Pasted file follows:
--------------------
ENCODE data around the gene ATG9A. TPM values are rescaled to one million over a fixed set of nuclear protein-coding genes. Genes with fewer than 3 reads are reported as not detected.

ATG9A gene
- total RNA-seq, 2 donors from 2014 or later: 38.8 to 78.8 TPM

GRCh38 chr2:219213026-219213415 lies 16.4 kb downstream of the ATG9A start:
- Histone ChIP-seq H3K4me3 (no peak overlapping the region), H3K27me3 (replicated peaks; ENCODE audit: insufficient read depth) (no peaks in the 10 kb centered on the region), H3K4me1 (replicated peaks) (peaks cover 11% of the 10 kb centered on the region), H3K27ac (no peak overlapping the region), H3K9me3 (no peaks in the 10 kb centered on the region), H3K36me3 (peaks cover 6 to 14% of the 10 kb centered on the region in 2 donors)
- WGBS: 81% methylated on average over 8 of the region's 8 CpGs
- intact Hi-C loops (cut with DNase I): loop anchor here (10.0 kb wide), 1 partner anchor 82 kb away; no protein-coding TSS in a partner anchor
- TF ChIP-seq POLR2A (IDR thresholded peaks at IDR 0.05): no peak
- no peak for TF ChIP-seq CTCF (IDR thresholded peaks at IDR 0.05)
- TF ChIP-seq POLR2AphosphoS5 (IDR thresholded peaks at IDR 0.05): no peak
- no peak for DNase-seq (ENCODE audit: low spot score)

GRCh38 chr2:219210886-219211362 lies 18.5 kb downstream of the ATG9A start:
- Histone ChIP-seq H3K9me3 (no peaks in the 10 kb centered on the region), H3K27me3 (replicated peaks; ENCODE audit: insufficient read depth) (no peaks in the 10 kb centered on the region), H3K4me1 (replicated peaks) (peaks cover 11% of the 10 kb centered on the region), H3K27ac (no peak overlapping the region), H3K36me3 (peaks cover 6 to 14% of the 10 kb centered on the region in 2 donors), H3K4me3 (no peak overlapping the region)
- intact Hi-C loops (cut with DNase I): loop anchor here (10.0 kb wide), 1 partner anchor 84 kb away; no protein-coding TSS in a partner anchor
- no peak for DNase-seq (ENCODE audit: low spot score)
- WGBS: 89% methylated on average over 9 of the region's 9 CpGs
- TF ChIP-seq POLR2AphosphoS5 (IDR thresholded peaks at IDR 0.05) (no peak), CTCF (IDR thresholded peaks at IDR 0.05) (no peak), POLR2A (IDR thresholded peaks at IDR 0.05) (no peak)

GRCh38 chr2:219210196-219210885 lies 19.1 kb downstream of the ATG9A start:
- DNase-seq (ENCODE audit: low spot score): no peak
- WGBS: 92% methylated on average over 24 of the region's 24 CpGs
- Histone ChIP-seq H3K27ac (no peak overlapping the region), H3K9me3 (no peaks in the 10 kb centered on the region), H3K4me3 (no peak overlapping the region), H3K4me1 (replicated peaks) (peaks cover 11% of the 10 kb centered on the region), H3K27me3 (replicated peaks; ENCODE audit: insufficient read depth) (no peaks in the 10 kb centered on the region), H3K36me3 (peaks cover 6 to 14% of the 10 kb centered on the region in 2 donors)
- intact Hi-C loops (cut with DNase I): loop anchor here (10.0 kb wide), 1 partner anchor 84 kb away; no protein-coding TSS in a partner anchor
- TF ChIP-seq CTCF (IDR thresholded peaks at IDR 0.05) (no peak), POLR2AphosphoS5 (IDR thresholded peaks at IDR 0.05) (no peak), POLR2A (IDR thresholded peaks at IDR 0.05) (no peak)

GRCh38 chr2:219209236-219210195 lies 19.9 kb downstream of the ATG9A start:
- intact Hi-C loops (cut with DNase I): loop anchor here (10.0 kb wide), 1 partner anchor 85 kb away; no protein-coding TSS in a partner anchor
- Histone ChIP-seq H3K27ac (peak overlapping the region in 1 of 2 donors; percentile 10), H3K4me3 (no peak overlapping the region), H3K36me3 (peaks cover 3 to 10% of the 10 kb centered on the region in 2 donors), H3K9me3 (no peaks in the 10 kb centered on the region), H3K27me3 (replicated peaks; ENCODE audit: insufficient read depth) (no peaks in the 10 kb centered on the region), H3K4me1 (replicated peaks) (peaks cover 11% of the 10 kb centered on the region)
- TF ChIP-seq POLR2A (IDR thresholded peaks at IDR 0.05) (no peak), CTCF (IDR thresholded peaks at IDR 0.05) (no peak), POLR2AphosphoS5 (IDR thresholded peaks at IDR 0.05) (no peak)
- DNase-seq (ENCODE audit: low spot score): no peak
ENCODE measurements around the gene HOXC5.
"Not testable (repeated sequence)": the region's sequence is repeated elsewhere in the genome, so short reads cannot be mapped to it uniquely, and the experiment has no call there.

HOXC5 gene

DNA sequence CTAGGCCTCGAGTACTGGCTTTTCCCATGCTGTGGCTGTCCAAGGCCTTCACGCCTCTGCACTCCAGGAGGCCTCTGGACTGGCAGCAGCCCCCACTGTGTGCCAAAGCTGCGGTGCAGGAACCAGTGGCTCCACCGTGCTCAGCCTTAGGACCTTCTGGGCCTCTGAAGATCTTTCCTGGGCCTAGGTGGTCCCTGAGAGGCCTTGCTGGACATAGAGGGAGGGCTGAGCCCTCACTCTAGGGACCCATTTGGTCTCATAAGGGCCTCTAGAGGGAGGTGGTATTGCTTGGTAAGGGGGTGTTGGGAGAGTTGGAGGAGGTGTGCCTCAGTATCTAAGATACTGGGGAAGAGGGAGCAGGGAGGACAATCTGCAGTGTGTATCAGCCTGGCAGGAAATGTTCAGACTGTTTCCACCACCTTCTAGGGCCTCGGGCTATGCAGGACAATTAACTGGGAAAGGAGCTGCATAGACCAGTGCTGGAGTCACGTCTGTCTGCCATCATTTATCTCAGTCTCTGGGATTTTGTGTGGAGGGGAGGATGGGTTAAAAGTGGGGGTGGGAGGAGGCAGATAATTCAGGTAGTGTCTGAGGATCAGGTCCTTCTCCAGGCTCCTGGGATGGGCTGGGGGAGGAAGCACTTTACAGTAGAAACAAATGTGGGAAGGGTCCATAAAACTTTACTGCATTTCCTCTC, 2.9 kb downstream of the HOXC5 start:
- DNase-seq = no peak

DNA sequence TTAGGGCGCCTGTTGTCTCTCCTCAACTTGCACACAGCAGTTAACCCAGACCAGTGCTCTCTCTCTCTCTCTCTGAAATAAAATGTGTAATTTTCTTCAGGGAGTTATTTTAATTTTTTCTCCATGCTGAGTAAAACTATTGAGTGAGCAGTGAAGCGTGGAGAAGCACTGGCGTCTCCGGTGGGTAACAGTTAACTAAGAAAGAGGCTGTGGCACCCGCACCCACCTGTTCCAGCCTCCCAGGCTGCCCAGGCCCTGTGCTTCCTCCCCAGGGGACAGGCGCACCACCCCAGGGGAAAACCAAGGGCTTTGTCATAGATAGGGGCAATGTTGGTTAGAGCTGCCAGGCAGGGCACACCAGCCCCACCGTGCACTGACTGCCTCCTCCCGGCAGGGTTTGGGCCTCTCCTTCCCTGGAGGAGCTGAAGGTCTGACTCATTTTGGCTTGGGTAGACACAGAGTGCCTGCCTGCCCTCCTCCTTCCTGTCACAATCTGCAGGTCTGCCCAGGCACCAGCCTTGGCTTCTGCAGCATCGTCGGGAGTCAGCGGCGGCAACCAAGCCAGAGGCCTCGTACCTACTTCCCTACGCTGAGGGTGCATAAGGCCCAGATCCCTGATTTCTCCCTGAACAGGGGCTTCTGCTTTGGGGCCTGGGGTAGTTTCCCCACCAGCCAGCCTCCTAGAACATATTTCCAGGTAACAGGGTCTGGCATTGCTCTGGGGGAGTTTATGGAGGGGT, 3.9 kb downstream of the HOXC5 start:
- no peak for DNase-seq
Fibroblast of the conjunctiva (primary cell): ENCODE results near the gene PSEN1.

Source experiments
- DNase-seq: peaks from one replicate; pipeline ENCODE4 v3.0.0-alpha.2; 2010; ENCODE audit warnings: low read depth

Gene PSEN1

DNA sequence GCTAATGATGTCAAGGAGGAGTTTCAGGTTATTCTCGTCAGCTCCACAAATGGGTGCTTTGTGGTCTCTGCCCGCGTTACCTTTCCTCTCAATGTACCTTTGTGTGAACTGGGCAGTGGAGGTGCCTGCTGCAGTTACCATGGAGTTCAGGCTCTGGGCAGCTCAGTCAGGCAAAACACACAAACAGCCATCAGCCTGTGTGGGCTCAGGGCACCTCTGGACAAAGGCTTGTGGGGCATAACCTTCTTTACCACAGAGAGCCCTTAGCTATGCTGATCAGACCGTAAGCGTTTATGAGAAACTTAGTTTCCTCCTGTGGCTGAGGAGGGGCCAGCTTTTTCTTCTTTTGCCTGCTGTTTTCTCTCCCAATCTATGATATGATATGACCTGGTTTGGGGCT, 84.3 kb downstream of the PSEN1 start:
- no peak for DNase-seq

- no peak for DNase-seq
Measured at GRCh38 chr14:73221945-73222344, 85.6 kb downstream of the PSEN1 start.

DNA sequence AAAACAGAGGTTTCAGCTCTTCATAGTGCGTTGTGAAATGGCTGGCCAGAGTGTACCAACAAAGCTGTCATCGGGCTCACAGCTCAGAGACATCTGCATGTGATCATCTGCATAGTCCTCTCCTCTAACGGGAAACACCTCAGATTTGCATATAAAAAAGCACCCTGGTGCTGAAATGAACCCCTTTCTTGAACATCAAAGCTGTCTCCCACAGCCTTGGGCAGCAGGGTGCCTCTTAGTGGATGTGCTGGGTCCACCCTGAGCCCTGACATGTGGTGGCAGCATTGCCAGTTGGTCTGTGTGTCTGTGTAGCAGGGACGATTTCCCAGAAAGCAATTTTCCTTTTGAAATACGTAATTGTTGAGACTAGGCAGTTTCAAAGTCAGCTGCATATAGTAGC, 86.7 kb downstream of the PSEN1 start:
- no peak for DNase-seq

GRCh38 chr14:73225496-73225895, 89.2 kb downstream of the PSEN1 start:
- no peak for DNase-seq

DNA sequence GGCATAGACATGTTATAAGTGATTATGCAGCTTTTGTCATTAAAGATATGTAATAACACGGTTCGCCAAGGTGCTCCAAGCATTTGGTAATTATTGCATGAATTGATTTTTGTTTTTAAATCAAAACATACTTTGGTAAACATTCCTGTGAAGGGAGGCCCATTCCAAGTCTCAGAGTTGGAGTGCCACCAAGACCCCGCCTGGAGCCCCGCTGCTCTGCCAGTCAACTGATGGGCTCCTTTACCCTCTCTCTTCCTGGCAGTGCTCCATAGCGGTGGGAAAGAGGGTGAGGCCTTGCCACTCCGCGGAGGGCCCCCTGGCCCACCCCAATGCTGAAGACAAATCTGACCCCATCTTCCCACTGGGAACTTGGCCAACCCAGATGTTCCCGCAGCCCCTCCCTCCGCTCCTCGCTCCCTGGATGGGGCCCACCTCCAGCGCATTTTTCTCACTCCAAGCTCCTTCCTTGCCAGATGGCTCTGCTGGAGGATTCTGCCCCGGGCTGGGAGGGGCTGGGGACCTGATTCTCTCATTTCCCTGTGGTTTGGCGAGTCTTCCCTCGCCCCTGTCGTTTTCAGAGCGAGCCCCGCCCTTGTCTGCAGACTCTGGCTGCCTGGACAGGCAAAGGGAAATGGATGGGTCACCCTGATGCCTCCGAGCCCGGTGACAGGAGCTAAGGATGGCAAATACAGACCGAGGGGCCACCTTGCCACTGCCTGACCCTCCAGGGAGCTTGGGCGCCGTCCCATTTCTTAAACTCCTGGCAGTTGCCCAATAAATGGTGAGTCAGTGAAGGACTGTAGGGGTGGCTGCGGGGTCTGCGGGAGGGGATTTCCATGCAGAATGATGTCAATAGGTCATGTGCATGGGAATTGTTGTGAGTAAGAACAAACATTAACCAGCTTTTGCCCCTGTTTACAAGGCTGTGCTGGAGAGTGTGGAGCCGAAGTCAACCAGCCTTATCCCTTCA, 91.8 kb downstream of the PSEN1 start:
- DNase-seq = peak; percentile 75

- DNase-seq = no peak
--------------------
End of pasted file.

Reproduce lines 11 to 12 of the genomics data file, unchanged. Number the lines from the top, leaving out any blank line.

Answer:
- no peak for DNase-seq (ENCODE audit: low spot score)

GRCh38 chr2:219210886-219211362 lies 18.5 kb downstream of the ATG9A start: